The Iraq war is behind us, at least our military participation. Some pundits still believe that our involvement was right, necessary, and appropriate, and that whether there was WMD is just tired talking points. I couldn’t disagree more. There were any number of prominent conservatives who opposed going to war, George Will and William F. Buckley among them. Marine General Anthony Zinni was a prominent opponent, a man who served with distinction in Vietnam and who was intimately familiar with the politics of the Middle East. Both supporters and opponents of the war can cite any number of reputable people for their side, and I only mention these three because there are those who will name well known liberals who supported the war. It doesn’t matter.
The WMD was the main reason for invading Iraq. Two sources in particular were relied on: Ahmed Chalabi and a German asset known as Curve Ball. Chalabi, an Iraqi national, had been in exile in London for many years and on the CIA payroll. He had a very clear personal agenda, and that was to replace Saddam Hussein as the new Iraq leader. Some of our own intelligence agencies warned against taking Chalabi seriously, but the White House and Defense Department weren’t interested in hearing anything but what they wanted to hear. The Germans said that Curve Ball was not a reliable source and a known liar. But let’s look at other evidence. The NSA (National Security Agency) had Iraq saturated with electronic vacuum sweepers and monitored virtually every communication into and out of that country. Yet the NSA never picked up any serious evidence that Saddam had the WMD. (One of the colossal failures of intelligence was that the CIA did not know that Saddam’s WMD bluff was directed at his more immediate enemy, Iran.) Consider too that our satellites covered all of Iraq and then some, and there is no evidence that they detected movement of WMD to Syria as some have alleged. The other reason for going to war was based on a photograph purportedly showing Mohammed Atta (911 hijacker leader) meeting with an Iraqi intelligence agent in Prague in the spring of 2001. The FBI conclusively proved, before the invasion of Iraq, that the meeting had not occurred. Again, those hell bent on war ignored the evidence and proceeded. Some still believe that we also went into Iraq to pursue al-Qaeda. Saddam and al-Qaeda had common enemies---Israel and the United States---but Saddam was a secularist, something that was at complete odds with Osama bin Laden. Had Saddam armed al-Qaeda he knew that they would turn those same weapons back on him at the right time. Al-Qaeda only became a force in Iraq after the U.S. invasion and overthrow of Saddam.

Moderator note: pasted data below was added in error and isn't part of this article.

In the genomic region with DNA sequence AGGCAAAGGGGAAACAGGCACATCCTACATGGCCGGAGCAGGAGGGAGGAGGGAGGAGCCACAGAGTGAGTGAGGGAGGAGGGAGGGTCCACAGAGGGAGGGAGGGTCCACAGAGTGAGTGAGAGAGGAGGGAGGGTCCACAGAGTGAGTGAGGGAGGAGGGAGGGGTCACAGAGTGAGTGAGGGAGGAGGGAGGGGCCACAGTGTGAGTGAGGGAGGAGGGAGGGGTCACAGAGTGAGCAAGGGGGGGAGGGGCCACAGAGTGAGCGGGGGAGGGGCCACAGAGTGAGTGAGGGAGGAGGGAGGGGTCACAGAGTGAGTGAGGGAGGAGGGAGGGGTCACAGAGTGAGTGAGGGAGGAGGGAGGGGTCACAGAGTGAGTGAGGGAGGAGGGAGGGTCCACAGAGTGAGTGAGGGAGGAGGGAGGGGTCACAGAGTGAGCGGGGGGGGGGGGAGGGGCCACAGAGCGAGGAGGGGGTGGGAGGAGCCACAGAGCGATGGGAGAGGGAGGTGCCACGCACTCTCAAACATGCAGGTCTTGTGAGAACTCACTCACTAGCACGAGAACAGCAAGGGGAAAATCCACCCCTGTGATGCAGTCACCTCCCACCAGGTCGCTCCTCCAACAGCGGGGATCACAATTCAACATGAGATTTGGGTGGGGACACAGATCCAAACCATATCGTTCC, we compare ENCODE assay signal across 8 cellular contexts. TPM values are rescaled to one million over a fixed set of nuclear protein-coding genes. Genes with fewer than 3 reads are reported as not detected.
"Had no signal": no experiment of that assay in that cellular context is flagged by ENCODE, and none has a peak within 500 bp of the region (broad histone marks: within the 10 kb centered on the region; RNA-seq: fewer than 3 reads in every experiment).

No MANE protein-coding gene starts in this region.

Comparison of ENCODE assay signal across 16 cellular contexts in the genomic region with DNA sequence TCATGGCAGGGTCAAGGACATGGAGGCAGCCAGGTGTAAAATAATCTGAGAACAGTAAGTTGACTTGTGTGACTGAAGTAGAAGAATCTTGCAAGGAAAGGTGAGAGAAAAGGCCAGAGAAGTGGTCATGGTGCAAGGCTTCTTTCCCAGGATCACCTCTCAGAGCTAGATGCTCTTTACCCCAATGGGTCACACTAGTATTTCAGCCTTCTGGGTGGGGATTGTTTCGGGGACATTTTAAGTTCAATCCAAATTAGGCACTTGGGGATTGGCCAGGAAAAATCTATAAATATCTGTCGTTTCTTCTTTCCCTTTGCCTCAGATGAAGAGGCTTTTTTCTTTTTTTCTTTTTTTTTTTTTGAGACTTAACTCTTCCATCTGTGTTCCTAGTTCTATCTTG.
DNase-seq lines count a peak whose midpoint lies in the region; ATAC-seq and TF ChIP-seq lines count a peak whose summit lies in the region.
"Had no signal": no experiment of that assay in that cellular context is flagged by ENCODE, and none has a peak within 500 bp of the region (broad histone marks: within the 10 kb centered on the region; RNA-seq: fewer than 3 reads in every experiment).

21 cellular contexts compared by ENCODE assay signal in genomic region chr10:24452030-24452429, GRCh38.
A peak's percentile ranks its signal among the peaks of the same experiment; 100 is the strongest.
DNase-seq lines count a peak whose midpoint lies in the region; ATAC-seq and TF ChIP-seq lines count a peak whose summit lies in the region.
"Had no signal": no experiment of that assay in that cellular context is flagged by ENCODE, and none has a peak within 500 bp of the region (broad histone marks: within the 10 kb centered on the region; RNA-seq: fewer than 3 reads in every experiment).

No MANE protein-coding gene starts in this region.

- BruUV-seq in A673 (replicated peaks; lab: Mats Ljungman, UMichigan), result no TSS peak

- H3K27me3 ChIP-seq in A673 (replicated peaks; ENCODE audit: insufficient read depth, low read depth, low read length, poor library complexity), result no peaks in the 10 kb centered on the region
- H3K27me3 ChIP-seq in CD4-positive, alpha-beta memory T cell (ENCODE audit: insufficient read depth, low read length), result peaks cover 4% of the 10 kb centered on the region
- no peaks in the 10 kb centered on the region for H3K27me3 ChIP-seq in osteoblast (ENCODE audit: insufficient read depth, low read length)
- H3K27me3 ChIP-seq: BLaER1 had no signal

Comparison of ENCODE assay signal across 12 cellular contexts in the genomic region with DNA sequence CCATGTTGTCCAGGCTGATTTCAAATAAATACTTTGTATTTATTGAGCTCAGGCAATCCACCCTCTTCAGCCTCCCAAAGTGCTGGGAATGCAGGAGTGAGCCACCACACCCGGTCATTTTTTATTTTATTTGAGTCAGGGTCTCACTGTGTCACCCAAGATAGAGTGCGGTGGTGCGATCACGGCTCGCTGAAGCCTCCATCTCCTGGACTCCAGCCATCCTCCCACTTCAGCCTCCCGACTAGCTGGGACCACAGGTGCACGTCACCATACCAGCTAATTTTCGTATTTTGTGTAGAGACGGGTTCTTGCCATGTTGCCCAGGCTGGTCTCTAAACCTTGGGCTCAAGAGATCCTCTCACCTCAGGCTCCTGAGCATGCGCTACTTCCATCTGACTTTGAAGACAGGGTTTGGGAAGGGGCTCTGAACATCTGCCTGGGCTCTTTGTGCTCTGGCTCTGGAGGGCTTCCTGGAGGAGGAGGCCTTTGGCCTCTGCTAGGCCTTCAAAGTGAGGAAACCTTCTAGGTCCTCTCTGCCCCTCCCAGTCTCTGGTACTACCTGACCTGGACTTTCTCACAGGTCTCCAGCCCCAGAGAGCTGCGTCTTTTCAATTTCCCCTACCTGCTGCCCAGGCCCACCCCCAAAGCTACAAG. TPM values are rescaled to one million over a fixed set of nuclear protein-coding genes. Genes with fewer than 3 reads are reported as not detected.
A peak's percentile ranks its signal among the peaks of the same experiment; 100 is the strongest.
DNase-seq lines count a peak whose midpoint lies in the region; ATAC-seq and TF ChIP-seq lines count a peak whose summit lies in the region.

Years after the war began George Bush said that no evidence of the WMD had turned up. He justified the war instead by claiming that it was worth the price to rid the world of a tyrant who used chemical and biological warfare against his own people, and that the Iraqi people were now free. No doubt Saddam used those horrific weapons against fellow Iraqis, but to ignore that he never used them against Israel or the United States is to ignore the reality of Saddam who was a survivor; he knew that his country would be annihilated if he had. The same apologists who believe that getting rid of the dictator was worth the price never, ever mention Kim Jong Il, the then dictator of North Korea. And North Korea had the bomb, had committed genocide, had starved its people, had blown up commercial airplanes, and was/is an immediate threat to South Korea and Japan. Yet for some reason North Korea didn’t make the cut to go to war with to rid the world of this horrible human being and to liberate their people. The reasons should be self evident.
It won’t be that many years from now when the parades and accolades for our Iraq veterans will be a memory. Older generations will want to forget and younger ones won’t care. Those of us who experienced Vietnam never really went through it to the extent these warriors will. And that’s because we knew it was a hated war, a war that divided the country, and we didn’t expect anything when we came home. (Ronald Reagan made being a Vietnam Veteran an honor, something I will always be grateful for.) The cost in lives, destruction of families, lifetime physical and mental wounds, and the staggering VA costs over the next 60 years must be factored into whether a war fought for all the wrong reasons was worth the price.